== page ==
As a blogger, I am in the lucky position that I get paid for staying on top of things. I am always researching different topics and go through a lot of information that way. Much of it sticks, so I am educating myself while working. Aside from that, I simply have an RSS aggregator where I collect articles from a number of relevant websites.
As for the content, depending on your industry, I don’t think it’s necessarily possible or desirable to keep all of it up to date all the time. For example, there is so much happening in the area of WordPress and online marketing that, unless that’s your only job, it’s just not possible. I think it’s best to go through your old content at regular intervals and see what needs updating rather than trying to do it in real time. People understand that not every post has all the latest information (especially if there is a date when it was published) so it’s not a huge issue.
What do you see as the main advantage of Gutenberg for WordPress developers?
Do you need advanced knowledge of WordPress or any other blogging platform to independently manage a blog if you’re just starting out?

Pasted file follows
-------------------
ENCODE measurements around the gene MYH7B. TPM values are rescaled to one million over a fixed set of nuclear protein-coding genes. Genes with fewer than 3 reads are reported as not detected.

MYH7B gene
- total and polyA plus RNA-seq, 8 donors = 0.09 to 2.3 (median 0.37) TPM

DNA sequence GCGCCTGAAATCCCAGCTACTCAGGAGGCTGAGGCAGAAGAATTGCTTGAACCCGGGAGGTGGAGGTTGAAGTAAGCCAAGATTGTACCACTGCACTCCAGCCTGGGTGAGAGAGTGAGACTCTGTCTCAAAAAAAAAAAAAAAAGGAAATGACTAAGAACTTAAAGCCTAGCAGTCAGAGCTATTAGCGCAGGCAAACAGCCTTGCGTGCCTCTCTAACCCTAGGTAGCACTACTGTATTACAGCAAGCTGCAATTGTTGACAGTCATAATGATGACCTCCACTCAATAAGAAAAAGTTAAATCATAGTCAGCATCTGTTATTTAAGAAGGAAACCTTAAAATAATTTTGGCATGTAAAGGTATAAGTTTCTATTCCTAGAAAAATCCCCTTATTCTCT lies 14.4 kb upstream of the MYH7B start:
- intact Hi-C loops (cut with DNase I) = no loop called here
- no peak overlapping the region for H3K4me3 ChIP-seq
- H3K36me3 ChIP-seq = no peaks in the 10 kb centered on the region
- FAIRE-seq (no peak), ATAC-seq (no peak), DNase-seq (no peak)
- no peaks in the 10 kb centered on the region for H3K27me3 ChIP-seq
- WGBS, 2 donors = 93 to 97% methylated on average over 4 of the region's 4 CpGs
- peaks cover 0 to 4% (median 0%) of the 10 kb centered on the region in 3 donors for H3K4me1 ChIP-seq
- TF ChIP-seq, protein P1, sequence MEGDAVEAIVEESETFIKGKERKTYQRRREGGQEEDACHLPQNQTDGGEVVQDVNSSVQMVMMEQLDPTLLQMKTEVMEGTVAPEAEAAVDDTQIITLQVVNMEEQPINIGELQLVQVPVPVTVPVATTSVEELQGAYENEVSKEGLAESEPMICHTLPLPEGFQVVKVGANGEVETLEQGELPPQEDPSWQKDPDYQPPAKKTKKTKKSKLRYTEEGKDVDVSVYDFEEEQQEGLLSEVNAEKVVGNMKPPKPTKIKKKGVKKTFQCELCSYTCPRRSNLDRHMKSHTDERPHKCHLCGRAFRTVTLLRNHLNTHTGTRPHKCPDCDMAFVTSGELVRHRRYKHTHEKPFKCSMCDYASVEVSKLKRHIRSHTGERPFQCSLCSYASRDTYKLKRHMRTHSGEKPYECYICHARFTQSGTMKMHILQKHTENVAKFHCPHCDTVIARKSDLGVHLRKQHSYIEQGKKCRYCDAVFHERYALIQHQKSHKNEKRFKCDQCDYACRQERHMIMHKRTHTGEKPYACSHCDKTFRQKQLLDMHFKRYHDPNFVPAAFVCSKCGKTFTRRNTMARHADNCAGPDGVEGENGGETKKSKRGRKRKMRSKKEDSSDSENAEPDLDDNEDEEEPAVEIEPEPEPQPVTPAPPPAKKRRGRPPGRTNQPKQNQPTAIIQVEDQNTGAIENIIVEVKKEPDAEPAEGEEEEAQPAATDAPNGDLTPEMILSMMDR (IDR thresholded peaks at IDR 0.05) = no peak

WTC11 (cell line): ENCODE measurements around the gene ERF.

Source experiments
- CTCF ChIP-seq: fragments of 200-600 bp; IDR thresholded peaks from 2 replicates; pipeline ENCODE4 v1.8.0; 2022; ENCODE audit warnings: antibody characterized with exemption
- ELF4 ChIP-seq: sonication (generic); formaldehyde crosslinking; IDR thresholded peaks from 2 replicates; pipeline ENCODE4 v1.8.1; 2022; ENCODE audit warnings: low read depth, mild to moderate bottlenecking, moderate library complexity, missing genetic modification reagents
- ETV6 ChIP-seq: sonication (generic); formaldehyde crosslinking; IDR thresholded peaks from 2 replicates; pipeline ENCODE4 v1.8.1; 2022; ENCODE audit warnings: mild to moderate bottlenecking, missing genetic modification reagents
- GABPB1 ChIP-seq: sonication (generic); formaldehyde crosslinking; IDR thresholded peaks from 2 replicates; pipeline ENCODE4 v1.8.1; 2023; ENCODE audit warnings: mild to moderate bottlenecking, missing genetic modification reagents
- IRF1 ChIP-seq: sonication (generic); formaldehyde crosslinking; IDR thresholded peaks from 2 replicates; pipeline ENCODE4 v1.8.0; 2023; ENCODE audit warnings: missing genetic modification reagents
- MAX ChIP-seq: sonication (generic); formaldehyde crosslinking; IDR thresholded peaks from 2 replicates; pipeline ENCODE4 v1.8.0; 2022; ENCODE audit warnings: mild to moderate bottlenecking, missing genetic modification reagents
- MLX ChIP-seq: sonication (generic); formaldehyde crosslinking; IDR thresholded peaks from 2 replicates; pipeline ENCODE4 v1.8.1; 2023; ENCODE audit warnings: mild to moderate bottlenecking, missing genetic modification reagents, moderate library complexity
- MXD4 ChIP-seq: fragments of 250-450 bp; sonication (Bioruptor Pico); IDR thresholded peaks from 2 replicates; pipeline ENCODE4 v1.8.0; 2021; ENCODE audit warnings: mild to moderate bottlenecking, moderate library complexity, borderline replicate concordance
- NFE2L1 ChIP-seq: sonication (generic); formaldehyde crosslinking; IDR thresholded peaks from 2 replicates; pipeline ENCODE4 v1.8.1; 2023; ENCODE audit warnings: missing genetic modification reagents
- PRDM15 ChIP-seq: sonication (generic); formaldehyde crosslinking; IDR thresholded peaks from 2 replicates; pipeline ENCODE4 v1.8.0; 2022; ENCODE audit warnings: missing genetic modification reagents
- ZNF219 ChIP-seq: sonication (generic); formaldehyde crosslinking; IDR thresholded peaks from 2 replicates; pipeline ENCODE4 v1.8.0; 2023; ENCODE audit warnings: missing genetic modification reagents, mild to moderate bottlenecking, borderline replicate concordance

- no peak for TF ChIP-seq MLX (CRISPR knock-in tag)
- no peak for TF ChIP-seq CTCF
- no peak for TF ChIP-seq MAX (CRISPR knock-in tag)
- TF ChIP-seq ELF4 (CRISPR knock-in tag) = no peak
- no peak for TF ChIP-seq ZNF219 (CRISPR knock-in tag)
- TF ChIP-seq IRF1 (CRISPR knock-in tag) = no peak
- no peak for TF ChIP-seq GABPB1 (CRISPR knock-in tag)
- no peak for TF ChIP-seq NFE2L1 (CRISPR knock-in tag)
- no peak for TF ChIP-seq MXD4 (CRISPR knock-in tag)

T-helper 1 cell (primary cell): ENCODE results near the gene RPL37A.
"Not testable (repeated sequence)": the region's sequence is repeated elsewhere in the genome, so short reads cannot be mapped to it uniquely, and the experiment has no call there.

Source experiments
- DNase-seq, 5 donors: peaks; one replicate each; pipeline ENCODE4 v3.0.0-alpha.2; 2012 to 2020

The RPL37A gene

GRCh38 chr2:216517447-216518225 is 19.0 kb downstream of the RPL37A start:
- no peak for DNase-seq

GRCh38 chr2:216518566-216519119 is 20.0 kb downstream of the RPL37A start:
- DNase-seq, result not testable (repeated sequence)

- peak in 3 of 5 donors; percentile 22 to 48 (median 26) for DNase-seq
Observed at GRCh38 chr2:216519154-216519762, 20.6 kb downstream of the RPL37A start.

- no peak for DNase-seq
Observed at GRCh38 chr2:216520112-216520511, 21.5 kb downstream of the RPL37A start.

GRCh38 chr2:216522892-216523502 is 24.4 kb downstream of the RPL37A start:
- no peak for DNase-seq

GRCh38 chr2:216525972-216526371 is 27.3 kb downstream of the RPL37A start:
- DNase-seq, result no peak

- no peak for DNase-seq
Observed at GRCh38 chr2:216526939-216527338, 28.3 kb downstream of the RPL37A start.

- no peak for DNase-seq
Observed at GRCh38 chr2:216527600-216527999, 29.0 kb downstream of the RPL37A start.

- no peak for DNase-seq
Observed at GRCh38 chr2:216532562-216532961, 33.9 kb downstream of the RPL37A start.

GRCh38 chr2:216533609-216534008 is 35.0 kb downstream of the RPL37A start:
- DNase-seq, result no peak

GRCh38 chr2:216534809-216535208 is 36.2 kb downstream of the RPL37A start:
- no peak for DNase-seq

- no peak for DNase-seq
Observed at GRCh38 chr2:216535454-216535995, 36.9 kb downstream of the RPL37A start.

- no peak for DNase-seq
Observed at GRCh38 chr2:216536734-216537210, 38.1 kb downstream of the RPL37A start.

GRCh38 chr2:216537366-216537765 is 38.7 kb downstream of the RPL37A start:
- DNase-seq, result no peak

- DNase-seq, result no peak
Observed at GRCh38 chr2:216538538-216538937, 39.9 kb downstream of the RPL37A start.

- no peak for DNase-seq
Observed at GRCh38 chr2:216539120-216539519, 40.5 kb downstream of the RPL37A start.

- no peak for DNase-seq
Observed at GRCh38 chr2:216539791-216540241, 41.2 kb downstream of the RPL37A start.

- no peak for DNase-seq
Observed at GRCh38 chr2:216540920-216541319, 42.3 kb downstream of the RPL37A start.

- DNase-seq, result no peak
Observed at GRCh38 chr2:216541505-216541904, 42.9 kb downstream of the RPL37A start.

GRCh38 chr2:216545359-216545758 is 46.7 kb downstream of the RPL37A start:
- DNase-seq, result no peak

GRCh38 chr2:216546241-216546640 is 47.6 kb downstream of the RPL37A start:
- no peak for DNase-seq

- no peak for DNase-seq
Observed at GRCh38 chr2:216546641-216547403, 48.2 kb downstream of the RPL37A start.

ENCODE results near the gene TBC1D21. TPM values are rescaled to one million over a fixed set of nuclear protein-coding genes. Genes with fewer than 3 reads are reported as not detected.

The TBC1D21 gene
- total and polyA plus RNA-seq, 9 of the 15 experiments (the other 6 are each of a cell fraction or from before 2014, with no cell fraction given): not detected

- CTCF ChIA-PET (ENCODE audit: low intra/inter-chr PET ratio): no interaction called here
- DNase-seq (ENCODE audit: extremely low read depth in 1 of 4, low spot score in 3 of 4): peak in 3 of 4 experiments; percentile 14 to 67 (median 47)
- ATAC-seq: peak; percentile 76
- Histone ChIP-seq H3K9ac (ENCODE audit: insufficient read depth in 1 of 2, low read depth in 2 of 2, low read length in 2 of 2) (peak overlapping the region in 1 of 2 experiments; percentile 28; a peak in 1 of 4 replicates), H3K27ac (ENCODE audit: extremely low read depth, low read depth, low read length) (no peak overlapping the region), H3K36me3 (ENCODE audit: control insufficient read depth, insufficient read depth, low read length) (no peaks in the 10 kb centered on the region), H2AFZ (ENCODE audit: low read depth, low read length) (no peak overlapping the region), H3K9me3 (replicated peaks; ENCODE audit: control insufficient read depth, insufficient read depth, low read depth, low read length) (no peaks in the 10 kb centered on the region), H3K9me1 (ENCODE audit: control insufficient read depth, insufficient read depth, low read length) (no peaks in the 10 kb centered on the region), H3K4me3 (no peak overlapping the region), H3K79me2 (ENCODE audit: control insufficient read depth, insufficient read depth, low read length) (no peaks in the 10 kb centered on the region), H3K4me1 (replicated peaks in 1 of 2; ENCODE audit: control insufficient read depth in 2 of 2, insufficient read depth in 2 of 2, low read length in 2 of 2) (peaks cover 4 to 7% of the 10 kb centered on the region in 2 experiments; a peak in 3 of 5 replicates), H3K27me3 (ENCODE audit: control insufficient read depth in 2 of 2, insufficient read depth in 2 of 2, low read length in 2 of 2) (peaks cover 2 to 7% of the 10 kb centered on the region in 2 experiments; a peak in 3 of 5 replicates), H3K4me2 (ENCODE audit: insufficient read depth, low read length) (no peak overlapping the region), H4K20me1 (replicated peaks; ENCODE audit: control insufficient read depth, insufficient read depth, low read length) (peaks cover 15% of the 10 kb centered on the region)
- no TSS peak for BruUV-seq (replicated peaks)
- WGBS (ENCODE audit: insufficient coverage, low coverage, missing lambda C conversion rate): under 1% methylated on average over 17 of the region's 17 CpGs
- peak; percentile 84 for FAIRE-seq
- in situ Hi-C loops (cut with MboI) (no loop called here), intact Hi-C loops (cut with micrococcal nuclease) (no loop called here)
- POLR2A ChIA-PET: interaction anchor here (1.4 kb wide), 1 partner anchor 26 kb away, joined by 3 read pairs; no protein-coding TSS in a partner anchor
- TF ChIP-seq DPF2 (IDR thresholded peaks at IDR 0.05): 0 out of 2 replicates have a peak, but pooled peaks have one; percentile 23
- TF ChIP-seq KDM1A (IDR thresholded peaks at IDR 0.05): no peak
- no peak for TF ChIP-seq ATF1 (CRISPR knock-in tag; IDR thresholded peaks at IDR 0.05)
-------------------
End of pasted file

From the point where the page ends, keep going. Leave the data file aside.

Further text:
I don’t think so. As I mentioned above, I am essentially self-taught. I think, if you have used web applications before and are willing to do the research, you can figure it out. For example, I find the WordPress user interface much easier to deal with than Facebook. So, if you can handle Facebook, you can handle WordPress.
However, in hindsight I will say that I would recommend newbies to take some sort, of course, that explains how to use WordPress in detail. I did that after already using the platform for two years and still learned a ton. So, if I had to do it again, I would start with that and I recommend anyone just coming to the platform to do it as well.
What 5 things should every website owner consider when choosing a WordPress theme?
Phew, that’s a good question. I personally like to go with specialized themes. I don’t like to get a template that can do “everything” because I feel that often means a lot of weight you don’t need. Instead, I prefer to use themes that were made for one purpose and do that really well.